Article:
Kamesh Goyal, Founder, Digit Insurance 

Kamesh incorporated Digit Insurance in 2016. However, the company got licences for its planned products and started operations in November 2017. 

Sensing an opportunity, the Fairfax Group picked up a 45 percent stake in the digital insurance entity for Rs 350 crore, in what was one of the largest for startups in the digital insurance space. In July this year the company raised $200 million from existing investor Faering Capital and new investors Sequoia Capital India, IIFL Alternate Asset Managers, and a few others 

He said, “The insurance industry has seen lots of changes in the last 15 years in India. Unlike other sectors, we have not seen insurance companies redefining the customer experience. Further, only 29 percent of insurance customers are satisfied with their current providers, and we hope to change that.”

Beerud Sheth, Co-founder, Gupshup 

The story of Beerud Sheth, Co-founder and CEO of smart messaging platform Gupshup, is not that of a typical Indian engineer. After studying computer science engineering at IIT Bombay, Beerud got into a flight to the US and paved his career path. 

An alumnus of the Massachusetts Institute of Technology (MIT), Beerud kick-started his career at Wall Street. He worked for Citibank and later for Merrill Lynch, where he modelled securities and traded them. He considers this as his business school experience that eventually led his way into entrepreneurship. 

In 1998, Beerud went on to co-found Elance (now Upwork.com), which pioneered the gig economy. In 2015, the Elance-oDesk merger was rebranded as Upwork, which went for an IPO in 2018.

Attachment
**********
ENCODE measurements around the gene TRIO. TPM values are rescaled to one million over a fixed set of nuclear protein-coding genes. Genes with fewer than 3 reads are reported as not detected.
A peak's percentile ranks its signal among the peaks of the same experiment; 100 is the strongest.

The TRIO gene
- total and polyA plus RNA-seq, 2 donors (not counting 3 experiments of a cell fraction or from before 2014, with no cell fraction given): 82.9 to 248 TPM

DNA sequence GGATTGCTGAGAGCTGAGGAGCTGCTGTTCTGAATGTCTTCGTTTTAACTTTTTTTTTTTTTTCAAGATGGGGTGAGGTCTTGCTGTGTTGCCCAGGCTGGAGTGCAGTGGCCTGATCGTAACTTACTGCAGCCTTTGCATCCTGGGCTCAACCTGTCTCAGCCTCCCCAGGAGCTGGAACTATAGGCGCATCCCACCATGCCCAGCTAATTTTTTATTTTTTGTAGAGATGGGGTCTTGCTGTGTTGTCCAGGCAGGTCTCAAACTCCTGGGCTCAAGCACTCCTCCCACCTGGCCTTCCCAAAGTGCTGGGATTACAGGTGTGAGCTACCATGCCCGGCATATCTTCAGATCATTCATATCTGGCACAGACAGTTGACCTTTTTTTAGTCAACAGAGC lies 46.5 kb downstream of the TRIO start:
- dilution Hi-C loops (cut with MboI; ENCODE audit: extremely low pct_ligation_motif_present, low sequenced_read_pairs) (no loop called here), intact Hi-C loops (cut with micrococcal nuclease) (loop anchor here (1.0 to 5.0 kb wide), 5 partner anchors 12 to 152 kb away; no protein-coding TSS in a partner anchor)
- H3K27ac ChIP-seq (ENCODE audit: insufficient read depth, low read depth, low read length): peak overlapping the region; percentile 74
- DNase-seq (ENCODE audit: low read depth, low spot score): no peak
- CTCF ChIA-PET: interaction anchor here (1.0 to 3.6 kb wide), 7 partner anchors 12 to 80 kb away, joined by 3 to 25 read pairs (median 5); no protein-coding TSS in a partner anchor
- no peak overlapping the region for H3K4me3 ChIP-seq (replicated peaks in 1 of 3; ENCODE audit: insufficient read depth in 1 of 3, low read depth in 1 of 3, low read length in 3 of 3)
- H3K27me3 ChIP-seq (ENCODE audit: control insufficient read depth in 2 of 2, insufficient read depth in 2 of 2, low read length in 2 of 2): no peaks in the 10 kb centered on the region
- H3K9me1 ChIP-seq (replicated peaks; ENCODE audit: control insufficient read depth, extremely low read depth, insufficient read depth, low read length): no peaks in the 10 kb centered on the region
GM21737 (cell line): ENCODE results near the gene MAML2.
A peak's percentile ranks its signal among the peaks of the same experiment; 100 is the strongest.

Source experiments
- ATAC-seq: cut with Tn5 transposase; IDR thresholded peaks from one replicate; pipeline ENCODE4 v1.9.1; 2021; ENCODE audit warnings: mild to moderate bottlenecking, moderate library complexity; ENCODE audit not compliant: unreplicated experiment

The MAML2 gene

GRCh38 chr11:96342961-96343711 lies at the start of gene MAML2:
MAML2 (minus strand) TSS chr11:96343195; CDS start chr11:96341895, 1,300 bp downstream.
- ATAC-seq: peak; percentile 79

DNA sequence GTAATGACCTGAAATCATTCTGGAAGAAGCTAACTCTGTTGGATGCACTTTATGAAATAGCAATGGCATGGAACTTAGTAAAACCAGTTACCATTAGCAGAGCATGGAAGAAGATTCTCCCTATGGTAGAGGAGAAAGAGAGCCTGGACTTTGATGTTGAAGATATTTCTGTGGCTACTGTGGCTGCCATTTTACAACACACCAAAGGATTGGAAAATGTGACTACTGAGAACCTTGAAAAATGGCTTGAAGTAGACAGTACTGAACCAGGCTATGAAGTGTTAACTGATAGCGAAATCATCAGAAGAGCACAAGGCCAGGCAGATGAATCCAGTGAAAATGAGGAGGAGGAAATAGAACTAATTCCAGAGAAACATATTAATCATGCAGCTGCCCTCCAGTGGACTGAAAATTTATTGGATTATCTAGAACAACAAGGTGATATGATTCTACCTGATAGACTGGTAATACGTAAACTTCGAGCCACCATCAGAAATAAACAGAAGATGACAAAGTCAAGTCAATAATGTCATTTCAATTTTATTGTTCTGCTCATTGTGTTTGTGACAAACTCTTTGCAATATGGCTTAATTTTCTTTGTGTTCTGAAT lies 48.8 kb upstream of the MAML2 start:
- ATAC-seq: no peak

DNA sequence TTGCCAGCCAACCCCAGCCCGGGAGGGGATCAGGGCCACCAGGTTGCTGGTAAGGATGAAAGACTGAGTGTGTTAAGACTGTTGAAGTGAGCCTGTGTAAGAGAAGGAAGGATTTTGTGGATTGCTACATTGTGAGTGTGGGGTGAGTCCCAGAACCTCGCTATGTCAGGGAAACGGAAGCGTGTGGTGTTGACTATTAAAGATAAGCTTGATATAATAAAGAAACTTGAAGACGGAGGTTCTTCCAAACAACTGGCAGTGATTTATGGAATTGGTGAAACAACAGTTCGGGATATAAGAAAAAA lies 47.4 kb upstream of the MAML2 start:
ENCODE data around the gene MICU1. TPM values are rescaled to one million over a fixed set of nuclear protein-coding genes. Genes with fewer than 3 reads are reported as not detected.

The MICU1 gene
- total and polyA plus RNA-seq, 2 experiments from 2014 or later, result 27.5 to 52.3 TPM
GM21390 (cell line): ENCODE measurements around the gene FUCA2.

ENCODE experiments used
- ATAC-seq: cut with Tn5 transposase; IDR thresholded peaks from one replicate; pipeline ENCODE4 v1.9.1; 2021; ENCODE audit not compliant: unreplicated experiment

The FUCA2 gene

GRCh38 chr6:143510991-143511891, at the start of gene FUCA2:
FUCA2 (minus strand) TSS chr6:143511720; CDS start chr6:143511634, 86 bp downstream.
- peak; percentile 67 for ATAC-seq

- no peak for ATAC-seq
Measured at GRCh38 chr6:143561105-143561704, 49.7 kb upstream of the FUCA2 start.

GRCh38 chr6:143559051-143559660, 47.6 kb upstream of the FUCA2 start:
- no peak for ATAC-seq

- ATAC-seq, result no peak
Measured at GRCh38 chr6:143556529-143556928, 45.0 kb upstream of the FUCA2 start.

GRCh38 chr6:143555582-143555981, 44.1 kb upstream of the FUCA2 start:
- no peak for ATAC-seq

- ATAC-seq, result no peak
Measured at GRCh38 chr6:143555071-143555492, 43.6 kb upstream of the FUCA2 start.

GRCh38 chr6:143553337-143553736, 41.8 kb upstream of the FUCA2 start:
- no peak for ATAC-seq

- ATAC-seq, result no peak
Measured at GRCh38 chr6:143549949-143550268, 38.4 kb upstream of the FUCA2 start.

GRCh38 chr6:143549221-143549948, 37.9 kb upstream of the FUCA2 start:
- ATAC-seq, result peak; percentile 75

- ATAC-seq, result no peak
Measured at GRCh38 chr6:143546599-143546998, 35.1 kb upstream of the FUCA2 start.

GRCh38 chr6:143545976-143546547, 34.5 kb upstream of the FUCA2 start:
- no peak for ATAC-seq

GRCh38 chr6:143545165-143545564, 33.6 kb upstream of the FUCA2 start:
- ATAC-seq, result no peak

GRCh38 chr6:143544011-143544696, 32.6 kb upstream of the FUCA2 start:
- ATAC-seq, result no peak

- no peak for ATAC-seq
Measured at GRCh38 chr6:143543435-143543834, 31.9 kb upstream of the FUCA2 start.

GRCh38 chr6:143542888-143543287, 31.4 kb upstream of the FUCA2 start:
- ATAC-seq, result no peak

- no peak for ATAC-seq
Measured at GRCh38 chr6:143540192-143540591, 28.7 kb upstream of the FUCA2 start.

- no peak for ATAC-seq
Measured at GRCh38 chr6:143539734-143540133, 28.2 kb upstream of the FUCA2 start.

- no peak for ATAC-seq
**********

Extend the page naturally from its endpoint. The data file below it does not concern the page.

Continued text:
After leaving Elance, Beerud was approached by Rakesh Mathur, an accomplished entrepreneur in Silicon Valley. In 2014-15, the duo started Webaroo — an offline search engine. The idea didn’t work, and the team pivoted the startup. 

Around 2007 and 2008 when the mobile phones became revolutionary and experienced mass-market adoption, Rakesh and Beerud decided to leverage the power of SMS and rebranded Webaroo to Gupshup. 

“Users could publish their thoughts like tweets, and people could follow them and receive messages,” Beerud explains. 

“Gupshup grew to 70 million users in India at a time when Facebook and Twitter had only one million users in the country,” says Beerud. 

Samir Bodas, Co-founder, Icertis

The journey of Icertis — from a company that built multiple cloud-based applications to a leading enterprise contract management platform in the cloud — has been serendipitous. It took a chance meeting to put the founders on this track. 

During a morning walk in April 2014, Samir and his friend Pradeep Singh, the Founder of Aditi Technologies, were talking about Icertis, then in its fourth year. 

The company was generating a couple of million dollars in revenue and was bootstrapped with an investment of a million dollars. Samir told his friend that Icertis was doing well and offered four cloud-based products.

Now, it has raised $80 million in a Series F round, becoming a unicorn at over $2.8 billion valuation.

Edited by Suman Singh